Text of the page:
^Exploring the art through activities and gatherings especially with experienced shutterbugs. Those who’ve been there, done that kind of people are a good sources of priceless tips and information
^The chance to preview and get your hands on other cameras (be it a Nikon or a Canon or even others). That is something you can’t do always in camera stores if you don’t have the intention of buying new and upcoming camera or glass
^Borrow lenses you do not have in your arsenal.

About two weeks ago, I had the first chance to meet with fellow Filipino Nikon shooters. It was a casual meet-up at Il Ponticello (well known as “Ponti”) of club members residing within Makati City. Food and drinks was generously provided by one of Nikon Club PH directors, Arnold Cruz.

I suspected earlier on that the place would be dark, typical of bars and restaurant with fine dining. It was indeed a low-light setting of two tables with dozen photographers exchanging funny stories, serious thoughts on lenses and bodies, and a few more laughs.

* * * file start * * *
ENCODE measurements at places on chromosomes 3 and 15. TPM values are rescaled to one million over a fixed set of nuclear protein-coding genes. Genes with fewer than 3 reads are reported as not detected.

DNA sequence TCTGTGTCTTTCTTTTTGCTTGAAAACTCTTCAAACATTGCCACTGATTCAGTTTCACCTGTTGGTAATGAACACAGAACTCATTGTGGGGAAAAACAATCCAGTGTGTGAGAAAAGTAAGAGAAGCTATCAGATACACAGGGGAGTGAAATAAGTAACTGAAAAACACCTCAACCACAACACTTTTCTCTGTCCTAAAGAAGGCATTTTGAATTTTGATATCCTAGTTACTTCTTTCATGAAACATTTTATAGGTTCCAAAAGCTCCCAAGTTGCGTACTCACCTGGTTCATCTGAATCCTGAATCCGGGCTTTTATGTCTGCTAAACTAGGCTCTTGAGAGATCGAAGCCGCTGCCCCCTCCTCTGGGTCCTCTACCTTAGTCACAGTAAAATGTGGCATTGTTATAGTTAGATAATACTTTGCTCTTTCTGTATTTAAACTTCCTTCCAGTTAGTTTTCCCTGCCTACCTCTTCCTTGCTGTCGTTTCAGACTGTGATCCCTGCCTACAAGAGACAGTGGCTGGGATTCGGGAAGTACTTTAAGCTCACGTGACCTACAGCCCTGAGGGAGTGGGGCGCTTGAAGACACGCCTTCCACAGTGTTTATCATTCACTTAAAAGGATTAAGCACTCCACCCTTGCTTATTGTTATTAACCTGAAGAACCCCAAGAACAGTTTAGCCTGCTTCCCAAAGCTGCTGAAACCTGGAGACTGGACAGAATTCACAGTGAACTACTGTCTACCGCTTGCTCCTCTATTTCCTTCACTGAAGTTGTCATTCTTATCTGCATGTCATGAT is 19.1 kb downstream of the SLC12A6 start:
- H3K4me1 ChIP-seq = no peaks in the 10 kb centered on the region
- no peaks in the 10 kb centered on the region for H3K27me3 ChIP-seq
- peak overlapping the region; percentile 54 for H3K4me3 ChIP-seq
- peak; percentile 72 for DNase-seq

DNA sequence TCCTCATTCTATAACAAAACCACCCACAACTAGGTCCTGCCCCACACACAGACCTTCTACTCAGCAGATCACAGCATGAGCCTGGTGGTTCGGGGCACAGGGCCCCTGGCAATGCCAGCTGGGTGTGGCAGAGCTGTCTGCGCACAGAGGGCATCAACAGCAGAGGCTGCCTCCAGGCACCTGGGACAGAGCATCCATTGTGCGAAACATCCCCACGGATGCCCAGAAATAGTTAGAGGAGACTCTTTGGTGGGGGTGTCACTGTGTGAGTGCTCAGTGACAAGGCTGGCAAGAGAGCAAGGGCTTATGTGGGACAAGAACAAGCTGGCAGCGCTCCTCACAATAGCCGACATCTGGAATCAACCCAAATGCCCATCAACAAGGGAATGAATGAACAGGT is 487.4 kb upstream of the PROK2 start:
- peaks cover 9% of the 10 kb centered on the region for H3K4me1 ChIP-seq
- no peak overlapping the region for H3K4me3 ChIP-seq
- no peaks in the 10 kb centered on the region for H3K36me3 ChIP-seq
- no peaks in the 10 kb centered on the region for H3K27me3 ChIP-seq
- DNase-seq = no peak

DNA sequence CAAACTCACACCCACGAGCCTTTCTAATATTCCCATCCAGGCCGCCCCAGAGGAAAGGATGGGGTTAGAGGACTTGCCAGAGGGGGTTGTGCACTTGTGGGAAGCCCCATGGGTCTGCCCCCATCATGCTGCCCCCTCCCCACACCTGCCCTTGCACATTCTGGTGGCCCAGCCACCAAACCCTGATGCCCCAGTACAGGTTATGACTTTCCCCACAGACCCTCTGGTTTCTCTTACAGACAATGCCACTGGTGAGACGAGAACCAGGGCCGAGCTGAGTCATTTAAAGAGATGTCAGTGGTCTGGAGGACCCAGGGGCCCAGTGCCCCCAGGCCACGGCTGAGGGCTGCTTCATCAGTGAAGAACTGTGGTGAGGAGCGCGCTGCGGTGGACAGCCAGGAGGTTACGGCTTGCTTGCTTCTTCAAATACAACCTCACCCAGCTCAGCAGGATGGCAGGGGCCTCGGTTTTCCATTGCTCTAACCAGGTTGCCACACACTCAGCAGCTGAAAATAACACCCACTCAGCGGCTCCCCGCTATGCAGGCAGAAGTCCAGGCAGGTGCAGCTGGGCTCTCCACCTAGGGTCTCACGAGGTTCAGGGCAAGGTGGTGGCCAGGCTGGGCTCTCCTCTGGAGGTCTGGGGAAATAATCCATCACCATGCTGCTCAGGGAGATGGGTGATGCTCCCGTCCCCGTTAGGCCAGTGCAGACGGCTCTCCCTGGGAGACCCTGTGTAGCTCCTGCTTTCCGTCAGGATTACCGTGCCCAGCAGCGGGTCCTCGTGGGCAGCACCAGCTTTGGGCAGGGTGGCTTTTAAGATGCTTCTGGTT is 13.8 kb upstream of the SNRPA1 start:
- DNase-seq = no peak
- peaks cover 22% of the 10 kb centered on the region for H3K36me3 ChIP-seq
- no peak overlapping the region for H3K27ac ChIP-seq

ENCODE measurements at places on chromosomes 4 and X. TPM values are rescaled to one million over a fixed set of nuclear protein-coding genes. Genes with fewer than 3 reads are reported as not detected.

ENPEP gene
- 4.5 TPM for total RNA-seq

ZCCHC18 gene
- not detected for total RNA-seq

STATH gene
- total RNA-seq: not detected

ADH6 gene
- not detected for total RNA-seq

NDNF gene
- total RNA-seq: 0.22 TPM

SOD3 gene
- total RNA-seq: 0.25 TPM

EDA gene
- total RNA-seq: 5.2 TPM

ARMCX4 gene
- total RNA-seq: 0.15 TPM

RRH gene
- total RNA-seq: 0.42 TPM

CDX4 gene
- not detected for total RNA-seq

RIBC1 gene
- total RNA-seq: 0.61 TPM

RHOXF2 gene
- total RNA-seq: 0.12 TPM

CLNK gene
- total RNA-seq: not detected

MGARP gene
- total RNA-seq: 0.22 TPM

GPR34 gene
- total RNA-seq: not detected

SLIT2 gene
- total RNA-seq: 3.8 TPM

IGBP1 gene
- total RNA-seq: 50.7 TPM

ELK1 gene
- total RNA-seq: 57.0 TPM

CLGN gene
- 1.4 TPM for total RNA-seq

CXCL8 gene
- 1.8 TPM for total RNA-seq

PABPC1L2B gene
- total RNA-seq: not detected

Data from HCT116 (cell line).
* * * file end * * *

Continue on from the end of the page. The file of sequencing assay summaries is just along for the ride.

There are three notable ways of treating a low light environment.

  1. Arm your camera with a tripod
  2. Strobist
  3. Fast lens

Using a tripod cures the problem of camera shake or more like ‘shaky hands’. Even VR capable glass is not enough to produce pictures of people under dark environment. When a camera is mounted on a tripod, it eases the photographer of being limited to a certain aperture and shutter speed where good exposure is achievable. Some issues that you need to take care of when shooting with a tripod in crowded and small places are space to place it (make sure it won’t disturb other people) and blurry photos if subjects themselves aren’t still. Add to that, the burden to your back if your tripod is bulky and heavy.